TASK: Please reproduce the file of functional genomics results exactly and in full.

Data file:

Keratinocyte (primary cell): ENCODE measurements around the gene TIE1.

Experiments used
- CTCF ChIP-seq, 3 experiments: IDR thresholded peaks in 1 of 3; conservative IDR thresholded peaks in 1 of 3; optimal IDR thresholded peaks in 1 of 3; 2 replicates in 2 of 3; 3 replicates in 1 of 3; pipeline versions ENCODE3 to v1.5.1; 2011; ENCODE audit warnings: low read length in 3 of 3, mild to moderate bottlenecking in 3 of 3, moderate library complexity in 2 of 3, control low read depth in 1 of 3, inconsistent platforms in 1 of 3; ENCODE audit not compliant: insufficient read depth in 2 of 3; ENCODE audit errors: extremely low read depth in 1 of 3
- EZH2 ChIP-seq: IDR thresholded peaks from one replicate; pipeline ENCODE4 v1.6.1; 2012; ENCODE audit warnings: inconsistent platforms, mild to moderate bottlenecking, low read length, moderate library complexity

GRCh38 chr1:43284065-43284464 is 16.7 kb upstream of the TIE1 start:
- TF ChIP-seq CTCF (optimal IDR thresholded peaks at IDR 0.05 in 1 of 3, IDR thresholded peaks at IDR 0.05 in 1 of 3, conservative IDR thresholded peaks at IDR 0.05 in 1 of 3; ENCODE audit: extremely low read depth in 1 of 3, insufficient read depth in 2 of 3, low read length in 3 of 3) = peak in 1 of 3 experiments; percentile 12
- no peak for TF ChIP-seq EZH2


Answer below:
Keratinocyte (primary cell): ENCODE measurements around the gene TIE1.

Experiments used
- CTCF ChIP-seq, 3 experiments: IDR thresholded peaks in 1 of 3; conservative IDR thresholded peaks in 1 of 3; optimal IDR thresholded peaks in 1 of 3; 2 replicates in 2 of 3; 3 replicates in 1 of 3; pipeline versions ENCODE3 to v1.5.1; 2011; ENCODE audit warnings: low read length in 3 of 3, mild to moderate bottlenecking in 3 of 3, moderate library complexity in 2 of 3, control low read depth in 1 of 3, inconsistent platforms in 1 of 3; ENCODE audit not compliant: insufficient read depth in 2 of 3; ENCODE audit errors: extremely low read depth in 1 of 3
- EZH2 ChIP-seq: IDR thresholded peaks from one replicate; pipeline ENCODE4 v1.6.1; 2012; ENCODE audit warnings: inconsistent platforms, mild to moderate bottlenecking, low read length, moderate library complexity

GRCh38 chr1:43284065-43284464 is 16.7 kb upstream of the TIE1 start:
- TF ChIP-seq CTCF (optimal IDR thresholded peaks at IDR 0.05 in 1 of 3, IDR thresholded peaks at IDR 0.05 in 1 of 3, conservative IDR thresholded peaks at IDR 0.05 in 1 of 3; ENCODE audit: extremely low read depth in 1 of 3, insufficient read depth in 2 of 3, low read length in 3 of 3) = peak in 1 of 3 experiments; percentile 12
- no peak for TF ChIP-seq EZH2